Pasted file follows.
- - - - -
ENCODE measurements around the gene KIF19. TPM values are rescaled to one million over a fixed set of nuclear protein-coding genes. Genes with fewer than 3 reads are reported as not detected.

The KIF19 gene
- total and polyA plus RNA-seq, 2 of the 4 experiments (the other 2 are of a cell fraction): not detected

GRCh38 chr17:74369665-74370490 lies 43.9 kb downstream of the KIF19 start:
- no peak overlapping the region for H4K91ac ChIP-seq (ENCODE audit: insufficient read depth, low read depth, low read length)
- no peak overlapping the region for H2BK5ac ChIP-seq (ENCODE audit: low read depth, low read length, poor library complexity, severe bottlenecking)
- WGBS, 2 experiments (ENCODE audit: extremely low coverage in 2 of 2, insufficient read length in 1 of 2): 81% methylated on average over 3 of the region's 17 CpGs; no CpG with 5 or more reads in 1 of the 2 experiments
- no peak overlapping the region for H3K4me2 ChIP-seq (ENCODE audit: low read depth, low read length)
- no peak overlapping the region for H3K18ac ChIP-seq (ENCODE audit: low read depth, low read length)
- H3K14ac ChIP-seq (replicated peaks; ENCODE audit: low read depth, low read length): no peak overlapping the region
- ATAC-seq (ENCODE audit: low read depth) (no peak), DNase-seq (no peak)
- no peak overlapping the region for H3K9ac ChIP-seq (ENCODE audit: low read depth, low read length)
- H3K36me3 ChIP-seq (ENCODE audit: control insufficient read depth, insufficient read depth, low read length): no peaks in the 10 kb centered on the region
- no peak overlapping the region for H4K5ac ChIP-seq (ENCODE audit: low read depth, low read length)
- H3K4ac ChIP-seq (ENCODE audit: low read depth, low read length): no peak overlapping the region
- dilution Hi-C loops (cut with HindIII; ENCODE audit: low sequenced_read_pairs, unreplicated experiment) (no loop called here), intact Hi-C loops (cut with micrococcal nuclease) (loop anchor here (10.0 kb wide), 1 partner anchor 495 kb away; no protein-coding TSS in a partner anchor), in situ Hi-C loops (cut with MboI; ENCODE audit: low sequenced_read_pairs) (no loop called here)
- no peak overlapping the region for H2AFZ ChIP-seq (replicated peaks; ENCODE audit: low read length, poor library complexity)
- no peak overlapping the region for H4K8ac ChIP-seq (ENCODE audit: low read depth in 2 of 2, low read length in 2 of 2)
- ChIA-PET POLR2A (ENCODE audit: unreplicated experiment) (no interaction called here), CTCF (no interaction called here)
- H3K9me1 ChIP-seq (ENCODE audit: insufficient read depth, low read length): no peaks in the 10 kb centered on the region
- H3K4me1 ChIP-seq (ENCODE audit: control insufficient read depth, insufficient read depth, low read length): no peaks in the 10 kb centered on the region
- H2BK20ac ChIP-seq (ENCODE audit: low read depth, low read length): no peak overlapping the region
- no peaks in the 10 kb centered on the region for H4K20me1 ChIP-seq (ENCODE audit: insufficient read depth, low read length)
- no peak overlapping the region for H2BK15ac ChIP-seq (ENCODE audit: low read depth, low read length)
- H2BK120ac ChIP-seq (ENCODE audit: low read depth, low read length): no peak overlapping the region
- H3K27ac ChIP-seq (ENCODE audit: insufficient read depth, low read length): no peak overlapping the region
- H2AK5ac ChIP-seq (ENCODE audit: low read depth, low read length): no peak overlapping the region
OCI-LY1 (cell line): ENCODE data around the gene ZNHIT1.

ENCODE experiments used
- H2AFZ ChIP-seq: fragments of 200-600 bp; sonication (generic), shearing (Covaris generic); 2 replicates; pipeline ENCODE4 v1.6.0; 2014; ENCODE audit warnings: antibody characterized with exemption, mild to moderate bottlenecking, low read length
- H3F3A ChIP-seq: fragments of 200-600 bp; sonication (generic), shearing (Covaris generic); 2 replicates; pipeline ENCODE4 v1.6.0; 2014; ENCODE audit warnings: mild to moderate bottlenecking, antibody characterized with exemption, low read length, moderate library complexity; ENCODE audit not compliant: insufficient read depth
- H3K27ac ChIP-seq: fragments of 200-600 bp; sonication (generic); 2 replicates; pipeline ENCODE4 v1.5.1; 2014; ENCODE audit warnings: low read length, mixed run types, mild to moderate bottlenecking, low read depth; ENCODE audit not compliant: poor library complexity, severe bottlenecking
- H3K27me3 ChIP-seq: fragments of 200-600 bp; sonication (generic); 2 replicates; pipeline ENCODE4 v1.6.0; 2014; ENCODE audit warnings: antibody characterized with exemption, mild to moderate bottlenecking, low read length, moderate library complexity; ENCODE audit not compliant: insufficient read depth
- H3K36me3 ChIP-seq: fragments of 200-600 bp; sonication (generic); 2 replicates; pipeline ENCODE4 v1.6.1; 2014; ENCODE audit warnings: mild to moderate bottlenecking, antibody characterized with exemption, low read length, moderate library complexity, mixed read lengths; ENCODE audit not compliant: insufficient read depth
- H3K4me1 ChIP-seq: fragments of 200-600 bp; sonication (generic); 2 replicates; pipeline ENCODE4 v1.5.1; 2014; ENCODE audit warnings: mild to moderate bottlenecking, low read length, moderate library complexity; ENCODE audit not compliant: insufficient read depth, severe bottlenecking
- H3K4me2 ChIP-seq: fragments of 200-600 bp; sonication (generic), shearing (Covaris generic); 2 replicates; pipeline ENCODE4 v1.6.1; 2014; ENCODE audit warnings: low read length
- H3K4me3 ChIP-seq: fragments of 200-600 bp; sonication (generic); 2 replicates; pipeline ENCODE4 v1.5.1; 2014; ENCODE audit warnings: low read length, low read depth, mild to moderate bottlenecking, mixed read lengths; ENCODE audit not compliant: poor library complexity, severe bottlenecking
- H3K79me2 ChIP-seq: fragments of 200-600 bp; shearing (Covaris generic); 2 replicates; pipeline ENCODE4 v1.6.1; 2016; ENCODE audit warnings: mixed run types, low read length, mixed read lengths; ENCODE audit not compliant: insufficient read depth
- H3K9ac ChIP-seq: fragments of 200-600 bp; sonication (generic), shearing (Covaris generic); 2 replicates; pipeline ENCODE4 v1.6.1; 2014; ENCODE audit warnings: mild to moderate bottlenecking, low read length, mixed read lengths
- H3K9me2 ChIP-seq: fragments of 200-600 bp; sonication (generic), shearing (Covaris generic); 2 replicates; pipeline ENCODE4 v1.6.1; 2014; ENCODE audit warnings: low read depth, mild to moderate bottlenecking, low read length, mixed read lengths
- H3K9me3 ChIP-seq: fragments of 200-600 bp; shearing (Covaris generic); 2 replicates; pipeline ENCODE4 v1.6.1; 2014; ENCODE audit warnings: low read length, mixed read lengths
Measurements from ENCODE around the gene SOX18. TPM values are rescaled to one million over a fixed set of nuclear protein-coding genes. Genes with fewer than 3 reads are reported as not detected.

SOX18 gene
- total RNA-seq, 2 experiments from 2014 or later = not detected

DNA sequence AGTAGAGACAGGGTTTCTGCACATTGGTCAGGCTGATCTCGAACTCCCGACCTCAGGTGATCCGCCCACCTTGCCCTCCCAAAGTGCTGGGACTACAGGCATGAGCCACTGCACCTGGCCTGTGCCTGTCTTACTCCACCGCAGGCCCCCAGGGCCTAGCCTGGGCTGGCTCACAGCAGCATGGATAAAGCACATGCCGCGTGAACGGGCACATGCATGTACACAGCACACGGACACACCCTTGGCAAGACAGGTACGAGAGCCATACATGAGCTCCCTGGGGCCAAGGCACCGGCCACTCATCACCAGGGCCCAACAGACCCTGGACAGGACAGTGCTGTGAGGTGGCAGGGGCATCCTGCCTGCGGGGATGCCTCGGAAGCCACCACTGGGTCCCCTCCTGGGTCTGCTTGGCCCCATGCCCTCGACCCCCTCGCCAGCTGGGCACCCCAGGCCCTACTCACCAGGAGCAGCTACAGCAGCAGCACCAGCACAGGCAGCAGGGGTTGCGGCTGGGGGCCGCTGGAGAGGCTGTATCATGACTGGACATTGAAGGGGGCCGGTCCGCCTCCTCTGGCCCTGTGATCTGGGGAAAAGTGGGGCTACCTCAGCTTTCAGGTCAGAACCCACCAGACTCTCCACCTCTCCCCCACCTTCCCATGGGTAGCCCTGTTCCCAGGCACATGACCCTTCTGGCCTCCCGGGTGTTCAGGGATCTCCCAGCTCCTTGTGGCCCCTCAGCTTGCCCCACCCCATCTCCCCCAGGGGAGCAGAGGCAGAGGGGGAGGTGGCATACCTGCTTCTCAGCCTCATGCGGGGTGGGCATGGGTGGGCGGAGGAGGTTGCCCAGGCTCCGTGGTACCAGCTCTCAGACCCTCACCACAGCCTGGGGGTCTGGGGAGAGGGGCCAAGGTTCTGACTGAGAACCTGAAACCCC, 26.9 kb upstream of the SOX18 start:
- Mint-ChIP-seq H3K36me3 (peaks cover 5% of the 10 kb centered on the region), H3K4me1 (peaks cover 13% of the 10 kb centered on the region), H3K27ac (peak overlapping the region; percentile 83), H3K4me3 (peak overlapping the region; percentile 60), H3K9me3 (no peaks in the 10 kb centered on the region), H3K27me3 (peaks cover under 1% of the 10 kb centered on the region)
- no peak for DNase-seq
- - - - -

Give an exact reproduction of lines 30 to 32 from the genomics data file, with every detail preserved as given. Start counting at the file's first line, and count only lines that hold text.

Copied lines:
- H2AFZ ChIP-seq: fragments of 200-600 bp; sonication (generic), shearing (Covaris generic); 2 replicates; pipeline ENCODE4 v1.6.0; 2014; ENCODE audit warnings: antibody characterized with exemption, mild to moderate bottlenecking, low read length
- H3F3A ChIP-seq: fragments of 200-600 bp; sonication (generic), shearing (Covaris generic); 2 replicates; pipeline ENCODE4 v1.6.0; 2014; ENCODE audit warnings: mild to moderate bottlenecking, antibody characterized with exemption, low read length, moderate library complexity; ENCODE audit not compliant: insufficient read depth
- H3K27ac ChIP-seq: fragments of 200-600 bp; sonication (generic); 2 replicates; pipeline ENCODE4 v1.5.1; 2014; ENCODE audit warnings: low read length, mixed run types, mild to moderate bottlenecking, low read depth; ENCODE audit not compliant: poor library complexity, severe bottlenecking